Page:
The west coast sanctuaries, although unique in their own way, all host an abundance of marine life and upwelling plays an important role in creating such a diverse assemblage. Upwelling occurs when winds from the north travel down the coast, pushing warmer surface waters offshore and drawing up cool, nutrient rich waters from below to take its place. This creates phytoplankton blooms, the base of a rich food web. Food is plentiful for whales as they stop over during their long migrations, and when upwelling conditions are right, some find it sufficient to stay year-round.
At the Olympic Coast National Marine Sanctuary, winds favorable to upwelling are a bit weaker than in other areas along the coast. Regardless of this, nutrient-rich water drawn up from upwelling is enhanced by the deep water canyons that are present nearshore and thus, creating a diverse food web. There are more species of kelp and marine mammals that live here than anywhere else in the world.
In contrast, one of the strongest regions of upwelling occurs along the central California coast at Cordell Bank and the Greater Farallones National Marine Sanctuaries. Upwelling here allows these waters to support one of the most productive food webs in all the oceans.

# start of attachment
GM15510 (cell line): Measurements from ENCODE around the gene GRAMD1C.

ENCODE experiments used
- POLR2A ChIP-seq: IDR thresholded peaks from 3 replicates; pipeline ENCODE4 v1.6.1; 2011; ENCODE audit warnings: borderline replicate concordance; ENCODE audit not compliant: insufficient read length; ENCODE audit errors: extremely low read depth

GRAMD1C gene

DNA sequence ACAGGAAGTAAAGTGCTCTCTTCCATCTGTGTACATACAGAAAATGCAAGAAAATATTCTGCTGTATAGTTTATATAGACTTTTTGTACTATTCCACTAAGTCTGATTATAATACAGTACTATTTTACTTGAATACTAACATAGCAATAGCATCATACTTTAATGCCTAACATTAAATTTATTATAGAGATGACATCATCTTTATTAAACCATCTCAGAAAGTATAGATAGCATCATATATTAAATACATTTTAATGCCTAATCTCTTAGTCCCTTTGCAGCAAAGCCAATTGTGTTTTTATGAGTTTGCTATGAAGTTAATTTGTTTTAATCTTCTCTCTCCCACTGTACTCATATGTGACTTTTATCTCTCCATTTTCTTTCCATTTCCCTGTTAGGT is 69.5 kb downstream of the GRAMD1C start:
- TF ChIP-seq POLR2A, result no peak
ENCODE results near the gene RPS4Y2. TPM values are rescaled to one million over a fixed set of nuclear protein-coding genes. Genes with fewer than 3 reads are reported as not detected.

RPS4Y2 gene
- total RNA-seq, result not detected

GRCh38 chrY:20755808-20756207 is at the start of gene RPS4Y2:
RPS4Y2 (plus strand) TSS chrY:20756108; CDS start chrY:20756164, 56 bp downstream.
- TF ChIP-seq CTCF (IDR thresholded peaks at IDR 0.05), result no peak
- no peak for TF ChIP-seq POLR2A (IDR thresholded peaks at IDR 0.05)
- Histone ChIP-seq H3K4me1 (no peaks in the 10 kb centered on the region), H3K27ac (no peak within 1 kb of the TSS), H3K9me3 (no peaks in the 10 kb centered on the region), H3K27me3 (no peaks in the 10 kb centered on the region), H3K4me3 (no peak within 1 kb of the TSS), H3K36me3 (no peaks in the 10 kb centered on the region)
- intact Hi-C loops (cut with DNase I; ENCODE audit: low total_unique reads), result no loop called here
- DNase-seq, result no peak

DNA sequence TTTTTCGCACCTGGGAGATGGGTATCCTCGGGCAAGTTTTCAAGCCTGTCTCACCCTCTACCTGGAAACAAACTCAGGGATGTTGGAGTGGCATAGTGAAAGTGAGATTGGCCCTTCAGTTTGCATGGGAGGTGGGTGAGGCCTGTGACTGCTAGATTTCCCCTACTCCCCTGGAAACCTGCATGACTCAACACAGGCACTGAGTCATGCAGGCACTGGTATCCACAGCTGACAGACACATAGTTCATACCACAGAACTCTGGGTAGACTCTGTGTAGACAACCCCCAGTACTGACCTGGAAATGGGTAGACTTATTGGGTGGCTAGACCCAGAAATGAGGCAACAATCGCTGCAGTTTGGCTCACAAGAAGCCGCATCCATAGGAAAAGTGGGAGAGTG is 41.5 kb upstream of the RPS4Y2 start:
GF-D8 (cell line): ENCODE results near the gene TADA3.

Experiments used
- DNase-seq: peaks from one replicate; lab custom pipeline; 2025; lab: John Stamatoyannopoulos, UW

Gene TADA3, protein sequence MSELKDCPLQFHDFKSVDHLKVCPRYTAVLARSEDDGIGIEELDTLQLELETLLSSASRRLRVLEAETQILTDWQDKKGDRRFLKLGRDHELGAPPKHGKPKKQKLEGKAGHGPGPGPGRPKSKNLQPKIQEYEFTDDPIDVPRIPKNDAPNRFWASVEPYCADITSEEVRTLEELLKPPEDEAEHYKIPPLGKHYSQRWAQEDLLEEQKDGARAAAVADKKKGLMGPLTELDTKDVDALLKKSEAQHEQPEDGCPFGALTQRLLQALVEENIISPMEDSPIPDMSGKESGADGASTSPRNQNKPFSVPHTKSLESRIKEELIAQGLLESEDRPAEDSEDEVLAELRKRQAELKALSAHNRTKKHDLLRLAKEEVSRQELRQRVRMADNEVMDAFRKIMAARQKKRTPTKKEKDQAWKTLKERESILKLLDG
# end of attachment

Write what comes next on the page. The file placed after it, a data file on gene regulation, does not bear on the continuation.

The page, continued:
The Monterey Bay National Marine Sanctuary spans 300 miles of coastline. Upwelling centers are located to the north and south of Monterey Bay. This spatial variability in upwelling and the variation in upwelling over time likely play an important role in the productivity of these waters.
The Channel Islands National Marine Sanctuary is unique along the coast as it is a transition zone between temperate and subtropical regions. The western islands of the Channel Islands chain are influenced by upwelling that occurs to the north at Pt. Conception each spring and summer. Meanwhile, the eastern islands are surrounded by warmer waters that have been transported from Baja California. These warmer waters host subtropical species, making the marine life at these islands quite diverse.